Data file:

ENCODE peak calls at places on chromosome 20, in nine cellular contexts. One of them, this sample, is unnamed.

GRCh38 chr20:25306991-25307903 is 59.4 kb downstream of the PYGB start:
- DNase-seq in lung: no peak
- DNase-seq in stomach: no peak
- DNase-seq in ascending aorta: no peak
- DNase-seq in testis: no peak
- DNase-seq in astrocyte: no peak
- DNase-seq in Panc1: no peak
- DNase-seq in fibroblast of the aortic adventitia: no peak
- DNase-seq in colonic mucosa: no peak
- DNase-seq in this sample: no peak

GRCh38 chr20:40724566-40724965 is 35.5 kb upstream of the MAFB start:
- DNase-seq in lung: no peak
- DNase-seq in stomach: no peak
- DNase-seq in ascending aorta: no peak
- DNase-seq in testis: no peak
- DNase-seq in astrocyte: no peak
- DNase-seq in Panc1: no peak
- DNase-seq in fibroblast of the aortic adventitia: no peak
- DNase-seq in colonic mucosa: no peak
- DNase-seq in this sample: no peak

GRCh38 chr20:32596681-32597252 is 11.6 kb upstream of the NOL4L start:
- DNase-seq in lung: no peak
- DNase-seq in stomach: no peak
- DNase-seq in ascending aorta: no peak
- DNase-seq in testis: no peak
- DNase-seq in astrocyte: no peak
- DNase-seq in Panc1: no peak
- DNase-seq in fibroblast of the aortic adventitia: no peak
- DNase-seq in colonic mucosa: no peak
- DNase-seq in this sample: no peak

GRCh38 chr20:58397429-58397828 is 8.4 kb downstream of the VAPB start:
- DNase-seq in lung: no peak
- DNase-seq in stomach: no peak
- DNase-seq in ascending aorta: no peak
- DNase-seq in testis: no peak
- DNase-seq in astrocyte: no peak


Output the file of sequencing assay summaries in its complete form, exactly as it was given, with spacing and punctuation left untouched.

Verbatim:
ENCODE peak calls at places on chromosome 20, in nine cellular contexts. One of them, this sample, is unnamed.

GRCh38 chr20:25306991-25307903 is 59.4 kb downstream of the PYGB start:
- DNase-seq in lung: no peak
- DNase-seq in stomach: no peak
- DNase-seq in ascending aorta: no peak
- DNase-seq in testis: no peak
- DNase-seq in astrocyte: no peak
- DNase-seq in Panc1: no peak
- DNase-seq in fibroblast of the aortic adventitia: no peak
- DNase-seq in colonic mucosa: no peak
- DNase-seq in this sample: no peak

GRCh38 chr20:40724566-40724965 is 35.5 kb upstream of the MAFB start:
- DNase-seq in lung: no peak
- DNase-seq in stomach: no peak
- DNase-seq in ascending aorta: no peak
- DNase-seq in testis: no peak
- DNase-seq in astrocyte: no peak
- DNase-seq in Panc1: no peak
- DNase-seq in fibroblast of the aortic adventitia: no peak
- DNase-seq in colonic mucosa: no peak
- DNase-seq in this sample: no peak

GRCh38 chr20:32596681-32597252 is 11.6 kb upstream of the NOL4L start:
- DNase-seq in lung: no peak
- DNase-seq in stomach: no peak
- DNase-seq in ascending aorta: no peak
- DNase-seq in testis: no peak
- DNase-seq in astrocyte: no peak
- DNase-seq in Panc1: no peak
- DNase-seq in fibroblast of the aortic adventitia: no peak
- DNase-seq in colonic mucosa: no peak
- DNase-seq in this sample: no peak

GRCh38 chr20:58397429-58397828 is 8.4 kb downstream of the VAPB start:
- DNase-seq in lung: no peak
- DNase-seq in stomach: no peak
- DNase-seq in ascending aorta: no peak
- DNase-seq in testis: no peak
- DNase-seq in astrocyte: no peak